After years of diverting advertising revenue away from traditional print media, it would appear that Google and Facebook have finally realized they have a symbiotic relationship with publishers and can ill-afford to see them go out of business.
The catalyst for this has been the rising tide of unsubstantiated claims and misinformation appearing on these and other digital platforms. An explosion in so-called “fake news” has damaged their brands. As a result, they have both just announced measures that will place a greater value on high quality digital journalism going forward.
Against this backdrop, I thought I would spend this week’s two bits considering how PR might help a world grappling with the fake news phenomenon.
Social media platforms and owned media – an organization’s website, blog, video and podcast assets – have provided the capability to express views, however extreme or biased, as news. At the same time, traditional news sources are under fire, tainted by scandal, accused of dishonesty and generally playing fast and loose with the facts.
Even the BBC, regarded by many as the gold standard of balanced reporting, is not immune from such criticism as in the recent “hat-gate” case. Peripheral, Internet-based media muddy the water further by dwelling on story aspects that support their agenda and neglecting those that conflict with it.
To tackle this, Google recently announced a new $300 million initiative to promote quality news on digital media while Facebook has commenced its Facebook Journalism Project. The latter has also launched a news section within its Watch video hub for official media partners.
Both organizations rely heavily on advertising revenue which is, in part, fuelled by traditional media content. If high volumes of “free-to-access news” force publishers to close, the repercussions affect their bottom line.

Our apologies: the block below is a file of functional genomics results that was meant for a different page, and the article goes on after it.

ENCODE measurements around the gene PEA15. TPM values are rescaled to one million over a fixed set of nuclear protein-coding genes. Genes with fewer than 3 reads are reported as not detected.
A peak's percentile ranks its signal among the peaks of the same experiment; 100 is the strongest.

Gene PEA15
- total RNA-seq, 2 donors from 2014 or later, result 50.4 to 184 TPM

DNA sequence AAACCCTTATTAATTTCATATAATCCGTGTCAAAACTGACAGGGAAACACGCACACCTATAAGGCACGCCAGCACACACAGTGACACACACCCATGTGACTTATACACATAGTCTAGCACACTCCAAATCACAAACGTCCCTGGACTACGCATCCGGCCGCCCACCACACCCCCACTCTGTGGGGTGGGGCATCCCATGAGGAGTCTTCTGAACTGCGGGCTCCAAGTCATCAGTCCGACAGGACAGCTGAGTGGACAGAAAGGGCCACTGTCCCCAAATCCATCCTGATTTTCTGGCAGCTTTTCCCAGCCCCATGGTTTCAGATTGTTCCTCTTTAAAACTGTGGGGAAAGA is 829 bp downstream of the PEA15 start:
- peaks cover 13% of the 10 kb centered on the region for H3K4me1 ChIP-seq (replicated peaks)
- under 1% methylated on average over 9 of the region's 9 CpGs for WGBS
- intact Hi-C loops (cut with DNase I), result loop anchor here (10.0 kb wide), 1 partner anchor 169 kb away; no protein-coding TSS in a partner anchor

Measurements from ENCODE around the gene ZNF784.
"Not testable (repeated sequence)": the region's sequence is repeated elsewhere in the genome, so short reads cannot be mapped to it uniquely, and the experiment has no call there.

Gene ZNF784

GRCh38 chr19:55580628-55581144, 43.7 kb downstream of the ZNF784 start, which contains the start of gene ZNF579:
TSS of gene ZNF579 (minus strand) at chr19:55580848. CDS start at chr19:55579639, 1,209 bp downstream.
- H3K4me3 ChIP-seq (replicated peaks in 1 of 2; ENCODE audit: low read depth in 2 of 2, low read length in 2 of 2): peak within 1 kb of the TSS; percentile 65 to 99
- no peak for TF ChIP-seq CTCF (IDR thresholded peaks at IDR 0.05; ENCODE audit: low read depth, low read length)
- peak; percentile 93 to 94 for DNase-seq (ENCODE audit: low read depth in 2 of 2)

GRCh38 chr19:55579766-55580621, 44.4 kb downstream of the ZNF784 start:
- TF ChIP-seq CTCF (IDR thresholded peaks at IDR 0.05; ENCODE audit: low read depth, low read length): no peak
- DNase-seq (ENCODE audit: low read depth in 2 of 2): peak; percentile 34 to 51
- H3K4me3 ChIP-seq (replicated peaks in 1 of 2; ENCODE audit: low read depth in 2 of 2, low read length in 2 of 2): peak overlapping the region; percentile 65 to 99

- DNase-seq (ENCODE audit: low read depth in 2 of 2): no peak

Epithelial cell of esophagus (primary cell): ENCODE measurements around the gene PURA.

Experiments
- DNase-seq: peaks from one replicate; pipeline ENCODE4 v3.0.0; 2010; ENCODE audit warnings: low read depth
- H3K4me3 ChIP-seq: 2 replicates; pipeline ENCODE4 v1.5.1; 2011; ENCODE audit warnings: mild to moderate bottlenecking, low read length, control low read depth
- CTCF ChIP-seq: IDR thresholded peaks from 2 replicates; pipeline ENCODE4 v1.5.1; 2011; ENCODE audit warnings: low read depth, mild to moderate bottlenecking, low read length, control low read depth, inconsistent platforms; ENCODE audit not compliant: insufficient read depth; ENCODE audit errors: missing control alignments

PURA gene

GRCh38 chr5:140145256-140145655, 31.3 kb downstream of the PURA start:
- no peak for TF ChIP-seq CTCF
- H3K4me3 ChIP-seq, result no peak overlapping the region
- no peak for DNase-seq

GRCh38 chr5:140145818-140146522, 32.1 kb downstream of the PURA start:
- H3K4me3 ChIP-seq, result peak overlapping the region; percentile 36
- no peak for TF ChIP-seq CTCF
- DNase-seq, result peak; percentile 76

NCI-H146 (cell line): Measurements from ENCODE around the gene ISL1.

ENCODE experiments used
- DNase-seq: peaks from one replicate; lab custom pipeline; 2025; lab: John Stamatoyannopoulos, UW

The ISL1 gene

Recent research by Pew suggests 67% of US adults get their news from social media ,while in a similar study by the Factual Democracy Project, 73% of voters expect Facebook to adhere to the same high standards of other media companies and only publish accurate stories.
When it comes to news, the truth has never been more elusive. One idea is that business leaders and entrepreneurs should step forward and take on more responsibility as the arbiters of truth.
It’s an interesting thought. One of our clients sponsors a national competition to find the entrepreneur of the year. The semi-final is held in an old canal side warehouse converted into a hip new hub for start-ups. Inside meeting rooms with slightly pretentious names, like buzz, build, evolve and win that would be right at home in a David Nobbs comedy, contenders are asked to quite literally bash out their nerves by physically abusing a table with a rolled up newspaper.
The contenders are smart, young and tech-savvy. With raw energy and passion, they each deliver a three-minute pitch to earn a coveted place in the final. Everyone speaks from the heart. Their personal journeys are very moving. In short, entrepreneurs are certainly among some of the most authentic people I’ve ever met.
So, could personal integrity and proven achievement of this nature be harnessed for a tech-based society as a way to combat fake news?
Fake news thrives on popular distrust of authority figures. Many established leaders belong to an older generation whose ideas are outdated and out of touch with tech-centric, every day 21st century life.
The PR industry, with its talent for setting the news agenda and communicating the facts, is well placed to help shape how the next generation of leadership is viewed.
Perhaps it’s a relationship that could one day help business leaders become the universally acknowledged standard bearers for truth.
Outside of the “Entrepreneur of the Year” competition, there can’t be many other contests where people who are technically in fierce competition actually bond with their peers and provide so much emotional support for one another. The world could certainly learn a lot from their example.
While fake news has left people questioning their leaders, the most appropriate response I can think of is to quote a business leader whose integrity is, for the most part, still held in the highest regard:
“Innovation distinguishes between a leader and a follower.” – Steve Jobs